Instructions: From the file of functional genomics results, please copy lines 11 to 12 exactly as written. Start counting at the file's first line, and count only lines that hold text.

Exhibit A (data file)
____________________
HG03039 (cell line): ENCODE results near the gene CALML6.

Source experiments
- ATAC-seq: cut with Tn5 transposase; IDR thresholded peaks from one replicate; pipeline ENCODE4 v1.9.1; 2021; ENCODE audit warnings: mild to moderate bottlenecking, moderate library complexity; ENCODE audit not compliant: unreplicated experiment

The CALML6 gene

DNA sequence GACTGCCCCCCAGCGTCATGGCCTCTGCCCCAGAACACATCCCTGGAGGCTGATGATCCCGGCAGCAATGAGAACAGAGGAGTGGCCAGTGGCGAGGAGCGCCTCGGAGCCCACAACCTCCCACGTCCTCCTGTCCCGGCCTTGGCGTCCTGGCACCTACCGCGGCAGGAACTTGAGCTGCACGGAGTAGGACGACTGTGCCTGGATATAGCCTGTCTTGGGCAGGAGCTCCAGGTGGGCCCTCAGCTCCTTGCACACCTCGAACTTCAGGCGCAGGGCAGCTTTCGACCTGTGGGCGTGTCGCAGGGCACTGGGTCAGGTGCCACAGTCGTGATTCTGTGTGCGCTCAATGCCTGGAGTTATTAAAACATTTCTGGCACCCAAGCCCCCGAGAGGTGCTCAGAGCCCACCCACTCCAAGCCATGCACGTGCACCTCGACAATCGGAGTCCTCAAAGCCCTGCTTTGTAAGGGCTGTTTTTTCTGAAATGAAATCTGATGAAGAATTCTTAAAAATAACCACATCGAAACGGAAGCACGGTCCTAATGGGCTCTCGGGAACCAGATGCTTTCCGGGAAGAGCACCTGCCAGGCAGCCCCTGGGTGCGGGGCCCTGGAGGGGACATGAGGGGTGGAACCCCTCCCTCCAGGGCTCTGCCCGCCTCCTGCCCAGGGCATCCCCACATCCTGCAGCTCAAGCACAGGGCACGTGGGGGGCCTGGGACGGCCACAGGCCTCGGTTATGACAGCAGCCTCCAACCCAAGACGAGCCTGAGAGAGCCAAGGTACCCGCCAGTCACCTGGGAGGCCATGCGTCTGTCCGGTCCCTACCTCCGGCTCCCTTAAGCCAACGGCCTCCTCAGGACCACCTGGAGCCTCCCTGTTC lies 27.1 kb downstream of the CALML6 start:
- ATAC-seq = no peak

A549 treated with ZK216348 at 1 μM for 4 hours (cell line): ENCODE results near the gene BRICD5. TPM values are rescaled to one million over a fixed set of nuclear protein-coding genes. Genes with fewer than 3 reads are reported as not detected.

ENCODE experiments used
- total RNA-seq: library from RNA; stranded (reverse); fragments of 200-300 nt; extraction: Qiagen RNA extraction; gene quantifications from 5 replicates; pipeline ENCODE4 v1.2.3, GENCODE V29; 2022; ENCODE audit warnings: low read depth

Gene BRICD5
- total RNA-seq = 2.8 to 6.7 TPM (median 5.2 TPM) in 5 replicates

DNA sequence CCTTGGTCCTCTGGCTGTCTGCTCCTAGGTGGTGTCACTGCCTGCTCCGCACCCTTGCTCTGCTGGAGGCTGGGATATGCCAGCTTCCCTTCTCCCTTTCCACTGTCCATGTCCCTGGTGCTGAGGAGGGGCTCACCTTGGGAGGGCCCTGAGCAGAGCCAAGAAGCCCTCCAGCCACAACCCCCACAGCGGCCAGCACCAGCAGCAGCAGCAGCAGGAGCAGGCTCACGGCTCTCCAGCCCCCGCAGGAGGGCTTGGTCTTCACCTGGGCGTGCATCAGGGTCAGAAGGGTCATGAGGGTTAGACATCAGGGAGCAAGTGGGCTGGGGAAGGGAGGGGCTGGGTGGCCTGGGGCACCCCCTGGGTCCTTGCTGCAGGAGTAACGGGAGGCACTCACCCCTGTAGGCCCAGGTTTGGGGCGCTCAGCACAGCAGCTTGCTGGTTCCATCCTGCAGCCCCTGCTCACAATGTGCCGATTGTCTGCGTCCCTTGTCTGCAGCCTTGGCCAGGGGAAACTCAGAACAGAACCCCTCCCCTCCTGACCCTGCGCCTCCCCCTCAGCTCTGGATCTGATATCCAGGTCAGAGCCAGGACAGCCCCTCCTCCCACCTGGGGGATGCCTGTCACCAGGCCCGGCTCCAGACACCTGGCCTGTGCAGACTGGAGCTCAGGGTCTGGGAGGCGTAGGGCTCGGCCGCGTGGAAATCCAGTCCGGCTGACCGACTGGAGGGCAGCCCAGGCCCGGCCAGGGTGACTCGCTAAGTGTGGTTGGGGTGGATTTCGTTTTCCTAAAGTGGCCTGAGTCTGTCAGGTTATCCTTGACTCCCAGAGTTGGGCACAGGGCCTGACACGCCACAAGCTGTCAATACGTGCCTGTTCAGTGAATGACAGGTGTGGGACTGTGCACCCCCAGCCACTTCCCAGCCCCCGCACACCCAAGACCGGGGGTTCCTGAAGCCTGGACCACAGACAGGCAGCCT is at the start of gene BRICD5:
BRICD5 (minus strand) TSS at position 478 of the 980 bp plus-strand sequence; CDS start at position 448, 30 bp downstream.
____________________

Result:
- total RNA-seq = 2.8 to 6.7 TPM (median 5.2 TPM) in 5 replicates

DNA sequence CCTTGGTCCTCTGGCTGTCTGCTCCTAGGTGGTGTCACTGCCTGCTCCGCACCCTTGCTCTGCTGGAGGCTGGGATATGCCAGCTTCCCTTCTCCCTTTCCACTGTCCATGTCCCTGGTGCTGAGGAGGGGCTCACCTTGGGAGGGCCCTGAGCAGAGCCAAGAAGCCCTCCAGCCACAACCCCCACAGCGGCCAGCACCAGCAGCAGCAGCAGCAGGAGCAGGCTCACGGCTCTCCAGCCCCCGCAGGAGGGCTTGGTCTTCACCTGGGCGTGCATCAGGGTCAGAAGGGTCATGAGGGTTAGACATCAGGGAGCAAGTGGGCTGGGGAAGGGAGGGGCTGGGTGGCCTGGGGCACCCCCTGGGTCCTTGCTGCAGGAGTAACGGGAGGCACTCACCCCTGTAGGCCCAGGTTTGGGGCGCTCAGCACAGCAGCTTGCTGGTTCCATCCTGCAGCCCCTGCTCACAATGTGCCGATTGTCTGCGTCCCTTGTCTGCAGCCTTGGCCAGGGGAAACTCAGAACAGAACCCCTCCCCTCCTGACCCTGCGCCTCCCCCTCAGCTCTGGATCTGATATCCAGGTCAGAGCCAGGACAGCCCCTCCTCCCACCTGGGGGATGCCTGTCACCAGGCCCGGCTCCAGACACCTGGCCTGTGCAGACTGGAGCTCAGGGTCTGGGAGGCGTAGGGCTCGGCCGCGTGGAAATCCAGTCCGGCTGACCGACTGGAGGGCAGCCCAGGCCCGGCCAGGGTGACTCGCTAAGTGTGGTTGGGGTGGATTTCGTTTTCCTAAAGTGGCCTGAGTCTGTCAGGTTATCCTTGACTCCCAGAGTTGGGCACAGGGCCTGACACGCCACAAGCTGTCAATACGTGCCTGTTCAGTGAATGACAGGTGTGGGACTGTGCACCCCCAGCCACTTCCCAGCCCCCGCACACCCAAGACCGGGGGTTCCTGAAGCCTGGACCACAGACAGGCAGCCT is at the start of gene BRICD5: